The First Department, reversing Supreme Court, determined that the relation-back doctrine could not be relied upon to substitute the name of a correction officer for “Jane Doe” in the complaint in this 42 USC 1983 action. The correction officer and the city are not “united in interest.” The city cannot be held vicariously liable for its employees’ violation of 42 USC 1983:
In this action alleging a claim of deliberate indifference under the Eighth Amendment and 42 USC § 1983, plaintiff did not serve the Jane Doe correction officer defendant before the statute of limitations ran. Although the claims against the intended defendant arise out of the same transaction as the claims alleged in the complaint, plaintiff cannot rely on the relation-back doctrine. The correction officer and defendant City are not “united in interest” because “the City cannot be held vicariously liable for its employees’ violations of 42 USC § 1983” … . Nor can plaintiff’s more than two-year delay in seeking to add the new defendant as a party after learning her identity be characterized as a mistake for relation-back purposes … .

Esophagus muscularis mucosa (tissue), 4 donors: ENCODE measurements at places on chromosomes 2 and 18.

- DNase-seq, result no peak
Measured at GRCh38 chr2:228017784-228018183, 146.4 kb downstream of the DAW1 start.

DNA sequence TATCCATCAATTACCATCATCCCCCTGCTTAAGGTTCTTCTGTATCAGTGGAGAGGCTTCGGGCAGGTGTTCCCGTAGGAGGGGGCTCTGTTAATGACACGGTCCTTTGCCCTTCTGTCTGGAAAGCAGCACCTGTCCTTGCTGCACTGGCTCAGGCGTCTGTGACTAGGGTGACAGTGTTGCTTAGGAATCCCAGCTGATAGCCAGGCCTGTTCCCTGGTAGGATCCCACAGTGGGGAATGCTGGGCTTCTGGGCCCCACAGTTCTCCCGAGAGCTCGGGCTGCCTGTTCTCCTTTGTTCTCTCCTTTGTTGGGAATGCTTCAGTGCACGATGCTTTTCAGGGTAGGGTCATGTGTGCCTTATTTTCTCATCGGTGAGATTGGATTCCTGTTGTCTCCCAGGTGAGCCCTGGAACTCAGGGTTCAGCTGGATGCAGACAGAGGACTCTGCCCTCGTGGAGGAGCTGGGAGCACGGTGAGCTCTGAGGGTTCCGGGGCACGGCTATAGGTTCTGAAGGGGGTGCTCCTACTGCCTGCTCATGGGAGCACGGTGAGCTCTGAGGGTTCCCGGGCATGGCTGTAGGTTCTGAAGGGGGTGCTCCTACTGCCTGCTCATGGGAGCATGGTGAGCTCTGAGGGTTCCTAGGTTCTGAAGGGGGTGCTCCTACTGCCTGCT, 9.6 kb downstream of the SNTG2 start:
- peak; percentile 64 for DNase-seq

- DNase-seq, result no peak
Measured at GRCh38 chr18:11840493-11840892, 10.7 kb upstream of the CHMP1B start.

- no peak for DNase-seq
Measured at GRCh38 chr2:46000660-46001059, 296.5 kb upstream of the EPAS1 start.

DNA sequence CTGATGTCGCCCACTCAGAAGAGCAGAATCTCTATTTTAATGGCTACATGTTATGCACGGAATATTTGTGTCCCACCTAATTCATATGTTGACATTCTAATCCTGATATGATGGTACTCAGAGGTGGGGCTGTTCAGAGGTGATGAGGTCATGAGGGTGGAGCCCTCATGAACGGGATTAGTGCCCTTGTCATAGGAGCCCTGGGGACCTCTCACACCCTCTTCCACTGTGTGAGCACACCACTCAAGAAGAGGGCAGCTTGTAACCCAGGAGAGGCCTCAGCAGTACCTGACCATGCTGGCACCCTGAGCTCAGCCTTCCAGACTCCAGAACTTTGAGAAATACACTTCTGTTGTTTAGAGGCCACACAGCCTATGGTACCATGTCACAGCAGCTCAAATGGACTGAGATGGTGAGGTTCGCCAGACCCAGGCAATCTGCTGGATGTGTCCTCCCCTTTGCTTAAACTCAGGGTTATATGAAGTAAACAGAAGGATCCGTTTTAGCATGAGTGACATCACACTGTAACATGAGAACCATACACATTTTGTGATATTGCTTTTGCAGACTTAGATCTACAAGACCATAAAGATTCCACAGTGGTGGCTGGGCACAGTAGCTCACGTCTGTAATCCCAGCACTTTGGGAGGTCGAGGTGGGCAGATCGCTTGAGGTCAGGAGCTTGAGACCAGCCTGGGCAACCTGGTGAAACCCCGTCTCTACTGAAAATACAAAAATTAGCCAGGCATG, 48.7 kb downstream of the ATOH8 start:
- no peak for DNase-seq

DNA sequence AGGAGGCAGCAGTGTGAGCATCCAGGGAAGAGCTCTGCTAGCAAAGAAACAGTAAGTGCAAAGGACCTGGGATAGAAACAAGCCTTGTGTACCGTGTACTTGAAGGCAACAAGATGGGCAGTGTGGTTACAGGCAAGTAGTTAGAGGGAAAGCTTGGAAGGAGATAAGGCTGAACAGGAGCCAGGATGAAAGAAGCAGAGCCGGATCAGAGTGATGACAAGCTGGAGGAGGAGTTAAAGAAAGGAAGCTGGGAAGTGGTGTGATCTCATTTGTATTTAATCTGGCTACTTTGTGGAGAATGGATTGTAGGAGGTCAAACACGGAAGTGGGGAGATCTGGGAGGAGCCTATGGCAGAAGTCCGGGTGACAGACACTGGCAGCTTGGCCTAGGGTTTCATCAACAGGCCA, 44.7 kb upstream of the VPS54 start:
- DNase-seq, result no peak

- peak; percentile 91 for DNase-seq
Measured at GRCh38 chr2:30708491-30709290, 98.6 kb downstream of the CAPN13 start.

Plaintiff’s reliance on CPLR 1024 is unavailing, as he does not demonstrate diligence in seeking to identify the unknown correction officer prior to the expiration of the statute of limitations … . Burbano v New York City, 2019 NY Slip Op 03937, First Dept 5-21-19